Skip to main content

Advanced Search

Advanced Search

Current Filters

Filter your query

Publication Types



Newsletter Article


Medicare Payment Overhaul, Malpractice Revisions Likely Off the Table This Year, Docs Told

MARCH 14, 2006 -- Congress won't overhaul Medicare's physician payment formula this year, nor will it revise the nation's medical malpractice laws, a key House lawmaker told doctors Tuesday. But doctors can begin laying the groundwork in 2006 for capturing those two lobbying prizes eventually, speakers suggested at the American Medical Association's National Advocacy Conference in Washington.

Regarding the payment formula, "this is not a good year quite frankly to expect any major long-term reform," said Rep. Nathan Deal, R-Ga., chairman of the House Energy and Commerce Health Subcommittee. Deal explained that lawmakers are likely to shy away from controversy in an election year.

Under the current formula, Medicare payments to physicians will drop a total of 34 percent over the next eight years, according to an AMA estimate. Congress in recent years has blocked scheduled cuts under the formula with one- and two-year "payment fixes," and 2006 is likely to be no exception. "You probably will see us having to wrestle with another annual adjustment" this year, Deal said.

Deal also noted that House-passed revisions of the nation's medical malpractice laws (HR 5) got bogged down in the Senate last year and said the same is likely to be true this year.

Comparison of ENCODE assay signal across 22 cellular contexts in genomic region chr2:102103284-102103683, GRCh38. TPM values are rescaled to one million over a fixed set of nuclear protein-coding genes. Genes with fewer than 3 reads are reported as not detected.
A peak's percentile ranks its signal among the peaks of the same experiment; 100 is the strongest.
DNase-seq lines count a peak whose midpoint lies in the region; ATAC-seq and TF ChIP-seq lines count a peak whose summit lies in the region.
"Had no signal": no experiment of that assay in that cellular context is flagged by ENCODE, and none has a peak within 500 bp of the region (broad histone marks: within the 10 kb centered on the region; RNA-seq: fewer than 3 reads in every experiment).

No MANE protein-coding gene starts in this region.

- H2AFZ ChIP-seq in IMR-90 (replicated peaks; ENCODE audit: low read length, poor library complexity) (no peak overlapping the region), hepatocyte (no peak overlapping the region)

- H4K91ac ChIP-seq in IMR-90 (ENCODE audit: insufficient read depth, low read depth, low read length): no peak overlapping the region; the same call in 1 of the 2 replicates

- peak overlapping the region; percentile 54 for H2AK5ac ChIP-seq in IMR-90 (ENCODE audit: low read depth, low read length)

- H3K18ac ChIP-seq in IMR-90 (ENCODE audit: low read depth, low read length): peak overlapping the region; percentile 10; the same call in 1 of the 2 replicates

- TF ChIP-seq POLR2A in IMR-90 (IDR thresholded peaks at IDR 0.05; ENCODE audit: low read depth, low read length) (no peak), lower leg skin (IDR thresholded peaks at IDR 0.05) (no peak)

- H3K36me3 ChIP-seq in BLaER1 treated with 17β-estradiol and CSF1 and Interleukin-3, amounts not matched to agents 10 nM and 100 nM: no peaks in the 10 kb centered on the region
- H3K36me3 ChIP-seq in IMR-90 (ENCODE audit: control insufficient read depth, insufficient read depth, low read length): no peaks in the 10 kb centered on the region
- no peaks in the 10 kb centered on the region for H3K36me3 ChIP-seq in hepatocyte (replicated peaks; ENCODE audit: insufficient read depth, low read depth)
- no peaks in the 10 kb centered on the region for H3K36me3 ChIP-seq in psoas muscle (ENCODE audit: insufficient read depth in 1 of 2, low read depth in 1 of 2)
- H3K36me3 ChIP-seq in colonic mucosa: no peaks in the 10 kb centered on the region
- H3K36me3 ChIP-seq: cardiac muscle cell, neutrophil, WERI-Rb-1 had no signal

But doctors can do their part to help the Bush administration move away from the current "sustainable growth rate" (SGR) payment formula, Centers for Medicare and Medicaid Services Administrator Mark McClellan told the meeting.

McClellan endorsed a policy last fall that would block cuts under the SGR and substitute them with modest increases in physician payment if doctors agreed to report data on the quality of their care under certain performance measures.

Congress did not tie higher payment to reporting data on performance measures, but CMS has announced a system of voluntary physician reporting to help build the foundation for such a system, which relies on a "starter set" of 16 measures.

McClellan urged the AMA Tuesday to encourage doctors to take part in the "Physicians Voluntary Reporting Program," saying it will give physicians valuable experience preparing for coming changes in Medicare payment and allow them greater input on how the system should be run.

By acknowledging the need to move away from the SGR system, McClellan seemed to suggest that the administration will act eventually to replace it. But McClellan hinted that doctors must hold up their end of the deal by moving ahead with efforts to help develop performance measures. McClellan said he expects AMA to stick to an "aggressive timetable" for developing more measures.

Under the voluntary program, "CMS will also generate confidential reports for your practices to let you know how you perform compared to other people in the same specialty," he said. "The results will not be made public."